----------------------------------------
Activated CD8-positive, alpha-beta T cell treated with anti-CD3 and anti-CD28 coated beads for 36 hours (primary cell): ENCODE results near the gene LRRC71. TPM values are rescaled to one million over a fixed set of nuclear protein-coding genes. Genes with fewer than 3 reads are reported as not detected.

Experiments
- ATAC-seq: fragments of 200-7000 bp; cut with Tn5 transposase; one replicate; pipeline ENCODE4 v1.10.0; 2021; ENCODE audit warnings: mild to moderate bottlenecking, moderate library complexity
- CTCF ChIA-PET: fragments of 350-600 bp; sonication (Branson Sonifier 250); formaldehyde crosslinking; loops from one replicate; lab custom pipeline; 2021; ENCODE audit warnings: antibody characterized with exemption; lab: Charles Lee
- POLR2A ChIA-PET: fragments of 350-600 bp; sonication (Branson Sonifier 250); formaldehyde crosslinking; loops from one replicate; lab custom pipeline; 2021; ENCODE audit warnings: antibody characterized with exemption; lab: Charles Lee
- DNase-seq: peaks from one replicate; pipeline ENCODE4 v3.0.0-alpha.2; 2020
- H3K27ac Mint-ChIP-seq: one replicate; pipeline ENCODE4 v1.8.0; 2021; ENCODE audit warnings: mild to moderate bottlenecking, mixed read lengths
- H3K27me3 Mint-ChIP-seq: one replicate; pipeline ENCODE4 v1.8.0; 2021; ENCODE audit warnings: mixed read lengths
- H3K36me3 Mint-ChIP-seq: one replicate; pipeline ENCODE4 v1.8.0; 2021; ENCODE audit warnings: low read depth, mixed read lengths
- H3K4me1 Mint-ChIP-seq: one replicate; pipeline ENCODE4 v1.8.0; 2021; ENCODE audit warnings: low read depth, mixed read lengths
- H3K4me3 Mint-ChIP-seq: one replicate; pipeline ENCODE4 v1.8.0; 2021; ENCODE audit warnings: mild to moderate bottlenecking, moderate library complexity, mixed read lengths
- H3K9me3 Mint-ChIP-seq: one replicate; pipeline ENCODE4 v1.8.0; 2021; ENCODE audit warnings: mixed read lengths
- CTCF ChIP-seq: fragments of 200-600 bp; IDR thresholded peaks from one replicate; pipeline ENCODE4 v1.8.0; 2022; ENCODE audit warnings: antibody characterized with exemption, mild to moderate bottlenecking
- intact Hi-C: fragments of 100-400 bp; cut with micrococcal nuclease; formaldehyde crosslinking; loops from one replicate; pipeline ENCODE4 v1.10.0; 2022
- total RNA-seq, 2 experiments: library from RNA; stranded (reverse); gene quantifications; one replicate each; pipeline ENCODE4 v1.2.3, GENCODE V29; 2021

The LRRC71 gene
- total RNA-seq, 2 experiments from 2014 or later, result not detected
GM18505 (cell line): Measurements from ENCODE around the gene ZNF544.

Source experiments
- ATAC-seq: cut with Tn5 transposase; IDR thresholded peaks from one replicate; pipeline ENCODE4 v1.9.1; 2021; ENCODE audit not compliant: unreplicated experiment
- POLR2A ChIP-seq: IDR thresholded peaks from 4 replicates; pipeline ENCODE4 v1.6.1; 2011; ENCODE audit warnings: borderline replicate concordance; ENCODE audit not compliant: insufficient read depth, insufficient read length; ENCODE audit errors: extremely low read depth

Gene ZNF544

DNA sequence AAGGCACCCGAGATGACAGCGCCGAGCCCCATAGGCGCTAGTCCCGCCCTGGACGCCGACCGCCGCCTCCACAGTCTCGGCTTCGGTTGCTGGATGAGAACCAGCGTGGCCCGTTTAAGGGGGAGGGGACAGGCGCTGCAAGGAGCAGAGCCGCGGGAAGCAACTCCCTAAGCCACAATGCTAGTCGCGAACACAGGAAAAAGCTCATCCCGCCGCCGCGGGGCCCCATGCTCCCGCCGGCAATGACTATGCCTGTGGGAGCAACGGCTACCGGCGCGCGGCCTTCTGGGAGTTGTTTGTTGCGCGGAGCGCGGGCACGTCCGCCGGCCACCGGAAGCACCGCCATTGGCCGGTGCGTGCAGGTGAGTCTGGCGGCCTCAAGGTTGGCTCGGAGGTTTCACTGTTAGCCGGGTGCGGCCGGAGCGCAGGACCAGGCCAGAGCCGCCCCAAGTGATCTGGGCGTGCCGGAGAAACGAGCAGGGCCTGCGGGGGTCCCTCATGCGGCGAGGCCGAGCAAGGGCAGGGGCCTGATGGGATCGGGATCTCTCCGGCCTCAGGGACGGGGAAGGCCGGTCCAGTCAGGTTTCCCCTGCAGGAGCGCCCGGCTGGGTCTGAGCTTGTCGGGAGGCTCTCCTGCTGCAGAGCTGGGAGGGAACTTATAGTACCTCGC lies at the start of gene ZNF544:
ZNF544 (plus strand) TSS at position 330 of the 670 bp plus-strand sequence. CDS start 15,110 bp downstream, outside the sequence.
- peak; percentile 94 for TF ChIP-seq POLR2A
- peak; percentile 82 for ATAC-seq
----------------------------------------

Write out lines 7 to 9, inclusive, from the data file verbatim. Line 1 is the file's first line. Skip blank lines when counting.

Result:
- H3K27ac Mint-ChIP-seq: one replicate; pipeline ENCODE4 v1.8.0; 2021; ENCODE audit warnings: mild to moderate bottlenecking, mixed read lengths
- H3K27me3 Mint-ChIP-seq: one replicate; pipeline ENCODE4 v1.8.0; 2021; ENCODE audit warnings: mixed read lengths
- H3K36me3 Mint-ChIP-seq: one replicate; pipeline ENCODE4 v1.8.0; 2021; ENCODE audit warnings: low read depth, mixed read lengths